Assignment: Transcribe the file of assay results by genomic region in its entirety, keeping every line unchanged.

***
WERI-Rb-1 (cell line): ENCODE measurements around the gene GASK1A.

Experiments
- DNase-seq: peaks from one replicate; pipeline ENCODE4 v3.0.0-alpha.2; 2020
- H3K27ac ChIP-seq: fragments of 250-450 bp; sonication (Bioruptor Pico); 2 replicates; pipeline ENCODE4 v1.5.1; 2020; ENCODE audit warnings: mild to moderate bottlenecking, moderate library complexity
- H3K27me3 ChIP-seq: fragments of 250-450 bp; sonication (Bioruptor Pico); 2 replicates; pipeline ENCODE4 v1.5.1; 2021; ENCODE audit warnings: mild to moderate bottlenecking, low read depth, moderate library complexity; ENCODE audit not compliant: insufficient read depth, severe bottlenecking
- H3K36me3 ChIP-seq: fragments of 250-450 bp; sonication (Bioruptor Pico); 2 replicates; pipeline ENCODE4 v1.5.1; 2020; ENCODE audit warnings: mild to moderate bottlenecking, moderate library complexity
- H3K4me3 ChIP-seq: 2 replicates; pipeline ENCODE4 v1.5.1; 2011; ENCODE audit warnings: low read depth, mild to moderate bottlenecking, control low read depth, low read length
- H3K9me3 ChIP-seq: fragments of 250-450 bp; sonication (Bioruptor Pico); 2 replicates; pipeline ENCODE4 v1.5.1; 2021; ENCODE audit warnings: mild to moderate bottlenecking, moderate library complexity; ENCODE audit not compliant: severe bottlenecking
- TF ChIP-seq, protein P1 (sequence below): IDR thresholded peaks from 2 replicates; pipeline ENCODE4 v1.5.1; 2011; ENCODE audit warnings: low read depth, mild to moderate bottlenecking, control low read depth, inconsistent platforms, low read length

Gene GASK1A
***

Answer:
WERI-Rb-1 (cell line): ENCODE measurements around the gene GASK1A.

Experiments
- DNase-seq: peaks from one replicate; pipeline ENCODE4 v3.0.0-alpha.2; 2020
- H3K27ac ChIP-seq: fragments of 250-450 bp; sonication (Bioruptor Pico); 2 replicates; pipeline ENCODE4 v1.5.1; 2020; ENCODE audit warnings: mild to moderate bottlenecking, moderate library complexity
- H3K27me3 ChIP-seq: fragments of 250-450 bp; sonication (Bioruptor Pico); 2 replicates; pipeline ENCODE4 v1.5.1; 2021; ENCODE audit warnings: mild to moderate bottlenecking, low read depth, moderate library complexity; ENCODE audit not compliant: insufficient read depth, severe bottlenecking
- H3K36me3 ChIP-seq: fragments of 250-450 bp; sonication (Bioruptor Pico); 2 replicates; pipeline ENCODE4 v1.5.1; 2020; ENCODE audit warnings: mild to moderate bottlenecking, moderate library complexity
- H3K4me3 ChIP-seq: 2 replicates; pipeline ENCODE4 v1.5.1; 2011; ENCODE audit warnings: low read depth, mild to moderate bottlenecking, control low read depth, low read length
- H3K9me3 ChIP-seq: fragments of 250-450 bp; sonication (Bioruptor Pico); 2 replicates; pipeline ENCODE4 v1.5.1; 2021; ENCODE audit warnings: mild to moderate bottlenecking, moderate library complexity; ENCODE audit not compliant: severe bottlenecking
- TF ChIP-seq, protein P1 (sequence below): IDR thresholded peaks from 2 replicates; pipeline ENCODE4 v1.5.1; 2011; ENCODE audit warnings: low read depth, mild to moderate bottlenecking, control low read depth, inconsistent platforms, low read length

Gene GASK1A